As of April 23, the coronavirus pandemic has officially been ongoing for more than a month, with no end in sight. As authorities and health care professionals continue to try to contain the virus and treat patients, many frontline health care workers have not been able to find adequate protective gear, including face masks, to keep themselves and their patients safe. Around the United States, volunteer efforts to provide the equipment needed to fight the coronavirus, which causes the respiratory illness COVID-19, have sprung into action.
In Baltimore, Maryland, one of those efforts was spearheaded by Alyssa Cawley, 25, and Katie Heinemann, 28, both graduate students in public health. As of April 22, they’ve helped organize more than 600 volunteers, mostly students, to produce thousands of sets of personal protective equipment (PPE) and deliver them to hospitals. They spoke with Elite Daily news editor Lilli Petersen about what they’ve managed to achieve, why they think they’ve been so successful, and what young people can do to take action.
On how they got started:
Heinemann: Alyssa and I are both masters of public health students at Johns Hopkins University in Baltimore, Maryland, so we follow disease outbreaks. As soon as we heard the news out of China, we knew the coronavirus would be a huge issue.
A lot of people were calling to ask, 'How can I help?'
Alyssa and I volunteered to help at the Johns Hopkins Medicine (JHM) Unified Command Center right before the coronavirus was declared a pandemic on March 11. We were initially running the incoming phone line, just because that phone had to get answered and nobody was delegated to do it. A lot of people were calling to ask about testing, or doctors or nurses were calling Hopkins for guidance on protocol. The center also had people calling who were just scared. But a lot of people were calling to ask, “How can I help?” We realized we needed to centralize this so people could go to one place and volunteer.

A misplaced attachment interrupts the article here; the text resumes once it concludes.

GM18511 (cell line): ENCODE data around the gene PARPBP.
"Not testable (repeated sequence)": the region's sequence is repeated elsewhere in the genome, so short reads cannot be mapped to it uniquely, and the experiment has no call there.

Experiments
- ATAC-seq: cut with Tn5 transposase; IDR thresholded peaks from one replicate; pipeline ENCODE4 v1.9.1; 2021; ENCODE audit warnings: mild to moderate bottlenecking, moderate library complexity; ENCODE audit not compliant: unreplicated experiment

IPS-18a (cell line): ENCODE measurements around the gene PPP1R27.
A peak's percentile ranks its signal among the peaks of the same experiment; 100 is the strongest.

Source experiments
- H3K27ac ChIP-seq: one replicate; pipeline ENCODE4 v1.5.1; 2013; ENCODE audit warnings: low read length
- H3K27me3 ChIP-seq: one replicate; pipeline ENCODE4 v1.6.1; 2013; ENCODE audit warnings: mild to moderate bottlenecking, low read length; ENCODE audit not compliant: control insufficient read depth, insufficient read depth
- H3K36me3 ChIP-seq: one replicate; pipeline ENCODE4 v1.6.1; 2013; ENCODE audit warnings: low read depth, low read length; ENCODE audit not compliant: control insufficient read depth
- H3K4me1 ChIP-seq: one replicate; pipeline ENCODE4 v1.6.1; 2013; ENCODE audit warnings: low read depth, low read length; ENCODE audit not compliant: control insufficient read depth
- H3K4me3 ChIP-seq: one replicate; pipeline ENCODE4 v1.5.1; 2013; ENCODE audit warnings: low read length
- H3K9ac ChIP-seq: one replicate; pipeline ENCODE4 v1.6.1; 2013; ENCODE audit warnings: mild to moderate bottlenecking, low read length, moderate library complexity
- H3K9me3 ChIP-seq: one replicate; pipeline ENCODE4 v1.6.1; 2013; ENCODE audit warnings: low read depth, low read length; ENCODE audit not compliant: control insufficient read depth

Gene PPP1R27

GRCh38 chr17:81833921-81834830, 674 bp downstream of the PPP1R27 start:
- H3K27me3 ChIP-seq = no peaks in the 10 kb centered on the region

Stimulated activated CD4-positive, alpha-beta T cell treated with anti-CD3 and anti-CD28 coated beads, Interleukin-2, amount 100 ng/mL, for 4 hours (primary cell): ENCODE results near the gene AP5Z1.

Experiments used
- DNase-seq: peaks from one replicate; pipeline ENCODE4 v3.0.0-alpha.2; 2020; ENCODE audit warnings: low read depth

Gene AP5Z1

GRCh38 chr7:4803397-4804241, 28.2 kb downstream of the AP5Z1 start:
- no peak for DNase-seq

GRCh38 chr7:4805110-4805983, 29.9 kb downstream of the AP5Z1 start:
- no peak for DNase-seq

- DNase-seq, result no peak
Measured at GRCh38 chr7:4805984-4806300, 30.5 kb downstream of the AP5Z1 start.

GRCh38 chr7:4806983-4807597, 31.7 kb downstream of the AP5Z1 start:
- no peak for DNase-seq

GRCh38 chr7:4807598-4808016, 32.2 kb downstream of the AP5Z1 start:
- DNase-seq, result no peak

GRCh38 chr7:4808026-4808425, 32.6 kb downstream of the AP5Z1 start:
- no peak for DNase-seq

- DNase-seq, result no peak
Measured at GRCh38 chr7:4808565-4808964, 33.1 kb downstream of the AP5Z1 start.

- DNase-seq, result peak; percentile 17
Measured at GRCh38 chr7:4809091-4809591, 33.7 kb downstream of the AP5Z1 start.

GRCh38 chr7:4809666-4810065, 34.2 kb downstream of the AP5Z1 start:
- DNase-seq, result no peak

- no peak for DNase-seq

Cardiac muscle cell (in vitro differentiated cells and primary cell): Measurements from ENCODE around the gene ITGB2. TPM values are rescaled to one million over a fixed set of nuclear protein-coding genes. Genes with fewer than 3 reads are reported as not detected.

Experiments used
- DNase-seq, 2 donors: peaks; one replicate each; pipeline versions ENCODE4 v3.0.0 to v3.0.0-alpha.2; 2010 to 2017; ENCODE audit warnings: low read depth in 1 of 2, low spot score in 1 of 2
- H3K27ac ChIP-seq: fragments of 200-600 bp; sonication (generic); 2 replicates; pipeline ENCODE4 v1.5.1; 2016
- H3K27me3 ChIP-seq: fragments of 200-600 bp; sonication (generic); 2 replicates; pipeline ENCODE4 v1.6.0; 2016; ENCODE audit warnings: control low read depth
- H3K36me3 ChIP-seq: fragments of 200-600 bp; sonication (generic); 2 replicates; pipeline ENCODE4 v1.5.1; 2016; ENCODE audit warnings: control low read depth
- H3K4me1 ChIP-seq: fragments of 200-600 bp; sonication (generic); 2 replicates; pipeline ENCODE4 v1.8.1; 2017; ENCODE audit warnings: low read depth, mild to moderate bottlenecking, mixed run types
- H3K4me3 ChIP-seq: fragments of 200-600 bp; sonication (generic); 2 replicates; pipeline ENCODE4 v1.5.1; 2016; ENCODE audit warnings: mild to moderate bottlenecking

Cawley: Katie and I had recently put together a volunteer survey to mobilize students who wanted to donate their time and volunteer for the COVID-19 response. So we created a Google Doc and sent it out to all of the schools at Hopkins: the school of public health, the school of medicine, and school of nursing — any listserv we could find. It was just a doc to indicate if you were interested in volunteering and what you were able to do, but I don't think we realized the scope of the desire to help until we actually sent that doc out. People started rolling in by the hundreds. As of April 9, we had more than 600 people interested in volunteering, which is unbelievable.
People come back again and again.
Around the same time as we made the doc, JHM had set up a warehouse with all of the materials to make PPE for frontline workers, but they didn’t have people to put it together. On March 18 — I think it was around 5 or 6 p.m. — our boss at the command center came to us and said, “We need 50 volunteers to come in at 8 tonight and put together thousands of PPE.” So we had two hours' notice, and we realized it was time to test this volunteer effort. I sent out one email to the whole list. Within the hour, we filled all 50 slots and more. We had to turn people away. People were so eager to help that the volunteers had begun to coordinate with each other to do the things we hadn’t set up, like organizing carpools to get to the warehouse. My own roommate got a ride to make PPE from somebody she had just met through the volunteer doc. We didn't even know the driver.
That first night, our volunteers worked for five hours — from 8 p.m. to 1 a.m. — and made more than 1,300 PPE masks. Since then, our warehouse has been turning out around 5,000 masks a day.
On what they’ve achieved:
Cawley: Now, we have several shifts available per day, and each shift has 50 people. Some of the shifts are at weird times like 1:30 in the morning, but people still sign up for them, which is mind blowing. People come back again and again. Our volunteer slots book out three or four days in advance. In one week, we made more than 25,000 masks.
Heinemann: We're making face shields because it's the thing our JHM health care providers need most and that our volunteers can make safely. It’s essentially a foam block glued onto a clear plastic face sheet with a piece of elastic around the back to hold it in place. With just an N95 mask and a face shield, you can be adequately protected from COVID-19 infection — and then you don't have to use Powered Air Purifying Respirators (PAPRs), which are the moonsuit getups, which are in short supply.